I should be going to bed and I have some important emails to read but this album is so good that I want to write some quick words about it.
This is the debut EP by the band Toska, which is all of the members of the band Dorje minus Rob Chapman, and is more metally and more proggy. And Ode to the Author is pretty amazing. It’s an instrumental EP from an instrumental band, and this EP is what got me into the more instrumental side of music. It made me realize that, for me, the main barrier to enjoying some music (a lot of metal especially) is the vocals. I’m pretty picky. I don’t like whiny vocals, or intense screaming or growling, or just certain types of singing. I’m not sure what my exact criteria are, but some bands are just ruined for me because I can’t get into their vocalist.
But Toska is not a band with that problem. In fact, I think their style of music really benefits from not having a vocalist, because it allows for a much greater variety in instrumentation. There aren’t really any repeating song-wide riffs, just a sort of theme that ties the whole song together. The first track, Chalk Teeth, (which used to be my second favorite but might be rising to the top) has a really awesome beginning riff that is a really good combination of chuggy low-string stuff and higher pitched dissonance, and just as you begin to take it in, it isn’t played until the very end of the song. It’s these kind of things that make instrumental music interesting for me. (I’m not a classical music guy by any means, but I occasionally try to get into stuff like Rachmaninoff and others, and from my limited experience there’s a lot of this kind of unexpectedness.) There isn’t the structure of intro-verse-chorus-verse-bridge-chorus, so it’s a much more interesting listening experience. Personally, it’s not the kind of music I can easily listen to while trying to work, for instance (although I can’t easily listen to any music and work). Without the vocals, it’s much easier to take in all the intricacies of how the different instruments sound and how they interact with each other. Toska is a three-piece band, so there aren’t a thousand guitar parts or extra instruments, but it doesn’t sound minimal at all. I imagine they would sound pretty similar live to how they sound on the album. (That’s something I really admire.)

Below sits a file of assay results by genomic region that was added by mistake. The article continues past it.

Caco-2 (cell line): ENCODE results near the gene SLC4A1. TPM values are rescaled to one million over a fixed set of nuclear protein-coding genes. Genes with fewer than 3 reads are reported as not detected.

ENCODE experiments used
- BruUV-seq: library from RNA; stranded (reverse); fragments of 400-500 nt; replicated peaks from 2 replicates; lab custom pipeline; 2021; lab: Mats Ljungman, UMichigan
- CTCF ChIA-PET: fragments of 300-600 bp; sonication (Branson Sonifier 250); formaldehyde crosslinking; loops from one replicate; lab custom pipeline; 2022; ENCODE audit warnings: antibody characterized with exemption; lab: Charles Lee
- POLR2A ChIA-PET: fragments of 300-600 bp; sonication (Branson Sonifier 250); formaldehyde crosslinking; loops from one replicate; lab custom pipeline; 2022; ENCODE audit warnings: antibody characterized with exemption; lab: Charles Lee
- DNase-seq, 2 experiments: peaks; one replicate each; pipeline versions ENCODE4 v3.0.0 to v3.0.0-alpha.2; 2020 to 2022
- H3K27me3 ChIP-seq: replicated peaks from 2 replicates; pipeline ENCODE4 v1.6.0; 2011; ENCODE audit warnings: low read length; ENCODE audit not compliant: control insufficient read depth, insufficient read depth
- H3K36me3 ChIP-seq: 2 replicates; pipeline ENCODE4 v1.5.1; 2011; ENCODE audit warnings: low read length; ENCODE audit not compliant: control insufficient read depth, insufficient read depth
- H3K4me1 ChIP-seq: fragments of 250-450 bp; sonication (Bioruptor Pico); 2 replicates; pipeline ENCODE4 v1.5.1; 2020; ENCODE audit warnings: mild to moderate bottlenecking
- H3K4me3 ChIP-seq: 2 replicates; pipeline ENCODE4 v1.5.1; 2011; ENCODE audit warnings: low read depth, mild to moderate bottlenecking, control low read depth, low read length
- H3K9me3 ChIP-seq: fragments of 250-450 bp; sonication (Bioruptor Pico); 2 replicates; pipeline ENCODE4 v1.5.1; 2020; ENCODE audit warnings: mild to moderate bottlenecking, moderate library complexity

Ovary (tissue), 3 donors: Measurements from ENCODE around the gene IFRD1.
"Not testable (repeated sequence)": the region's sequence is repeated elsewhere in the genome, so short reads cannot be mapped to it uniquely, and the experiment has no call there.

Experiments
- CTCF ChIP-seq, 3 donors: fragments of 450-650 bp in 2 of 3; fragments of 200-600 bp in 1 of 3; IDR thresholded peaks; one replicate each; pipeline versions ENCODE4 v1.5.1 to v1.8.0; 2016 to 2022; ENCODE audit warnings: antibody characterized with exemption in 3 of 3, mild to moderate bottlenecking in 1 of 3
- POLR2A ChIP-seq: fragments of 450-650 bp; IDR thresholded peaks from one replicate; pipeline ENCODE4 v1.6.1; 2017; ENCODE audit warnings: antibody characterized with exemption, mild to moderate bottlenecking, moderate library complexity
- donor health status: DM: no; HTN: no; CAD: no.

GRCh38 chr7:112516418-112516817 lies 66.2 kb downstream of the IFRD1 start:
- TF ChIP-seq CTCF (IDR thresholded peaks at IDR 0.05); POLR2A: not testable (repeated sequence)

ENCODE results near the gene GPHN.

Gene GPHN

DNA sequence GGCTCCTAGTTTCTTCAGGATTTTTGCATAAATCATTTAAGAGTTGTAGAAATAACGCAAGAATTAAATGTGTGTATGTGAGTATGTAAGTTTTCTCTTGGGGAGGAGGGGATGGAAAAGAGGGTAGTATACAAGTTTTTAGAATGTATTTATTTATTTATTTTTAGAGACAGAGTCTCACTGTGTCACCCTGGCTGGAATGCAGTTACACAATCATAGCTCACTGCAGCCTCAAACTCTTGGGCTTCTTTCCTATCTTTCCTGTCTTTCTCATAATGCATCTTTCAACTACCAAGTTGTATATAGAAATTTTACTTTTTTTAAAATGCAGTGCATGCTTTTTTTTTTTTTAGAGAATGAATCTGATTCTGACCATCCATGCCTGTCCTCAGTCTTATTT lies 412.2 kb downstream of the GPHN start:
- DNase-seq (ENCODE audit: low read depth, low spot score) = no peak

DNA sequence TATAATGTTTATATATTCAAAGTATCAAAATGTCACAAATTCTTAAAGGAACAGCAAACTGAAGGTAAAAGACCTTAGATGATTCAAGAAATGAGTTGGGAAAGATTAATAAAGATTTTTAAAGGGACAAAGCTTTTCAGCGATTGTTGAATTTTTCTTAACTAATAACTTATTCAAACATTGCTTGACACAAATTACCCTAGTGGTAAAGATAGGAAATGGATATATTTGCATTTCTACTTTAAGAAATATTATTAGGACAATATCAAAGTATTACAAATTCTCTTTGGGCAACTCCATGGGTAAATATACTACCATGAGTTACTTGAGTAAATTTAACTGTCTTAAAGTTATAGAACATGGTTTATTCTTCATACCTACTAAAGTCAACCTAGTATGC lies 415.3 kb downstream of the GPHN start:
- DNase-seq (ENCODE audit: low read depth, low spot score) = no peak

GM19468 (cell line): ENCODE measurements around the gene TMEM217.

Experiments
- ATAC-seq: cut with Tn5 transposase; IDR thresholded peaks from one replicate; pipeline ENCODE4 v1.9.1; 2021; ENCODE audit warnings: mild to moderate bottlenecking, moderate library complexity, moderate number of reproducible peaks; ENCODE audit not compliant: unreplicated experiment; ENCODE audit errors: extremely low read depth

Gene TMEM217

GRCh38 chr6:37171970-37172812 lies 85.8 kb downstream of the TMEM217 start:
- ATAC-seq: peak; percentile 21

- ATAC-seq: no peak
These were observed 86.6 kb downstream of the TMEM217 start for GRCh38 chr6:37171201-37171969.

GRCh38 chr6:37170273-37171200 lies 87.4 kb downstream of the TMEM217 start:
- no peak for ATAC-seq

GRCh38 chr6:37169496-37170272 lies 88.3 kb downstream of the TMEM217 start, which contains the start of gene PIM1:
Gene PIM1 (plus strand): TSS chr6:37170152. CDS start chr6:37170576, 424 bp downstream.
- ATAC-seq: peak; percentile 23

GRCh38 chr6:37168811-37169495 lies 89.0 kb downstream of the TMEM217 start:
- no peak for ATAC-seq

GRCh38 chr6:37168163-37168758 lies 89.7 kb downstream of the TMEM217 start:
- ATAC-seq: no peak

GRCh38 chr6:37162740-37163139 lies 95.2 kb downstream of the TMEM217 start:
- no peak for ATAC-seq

This EP also has the prog thing where there are short bridge tracks between songs sometimes. I like this, as an artistic sort of thing, but it’s easy to overdo. There are two of these (Phoneme and Anthropocene), which is probably my upper limit for song to instrumental bridge track ratio. Any more and it would feel like overkill.
My favorite track (now tied with Chalk Teeth, though…) is Infantile. This song really feels like a journey. It starts out with a heavy metal part, goes to a more ambient cleaner part, and then to a more powerchordy part, and just keeps going…. Most of the songs go like this. There’s a heavy part, and then a clean ambient part with a lot of reverb and delay. I’m not a fan of the ambient parts myself, but I know these songs would be less interesting if they were constantly heavy chugging riffs the whole time. Chalk Teeth has a part near the 1:45 mark where it gradually transitions from an ambient part to a heavy part, and it’s awesome. Knowing when to play intensely and when to play softly is something that this band can do very well, and it’s very important, I think.
The other actual songs I haven’t mentioned are Chasm and Illumo, which are both good, but I don’t like them as much as Chalk Teeth and Infantile for some reason. It’s probably the riffs. Chalk Teeth has three awesome riffs, Infantile has a bunch, but the other two don’t really have any that I like that much. I still listen to them, though, and I do think they’re good tracks, but they don’t captivate me as much as Chalk Teeth and Ilumo, which are both amazing.
So, that’s all for now. I’ll try and write about an album every now and then (maybe not as often as the title suggests), but next album is probably going to be something quite different from this one. Or maybe not. Who knows?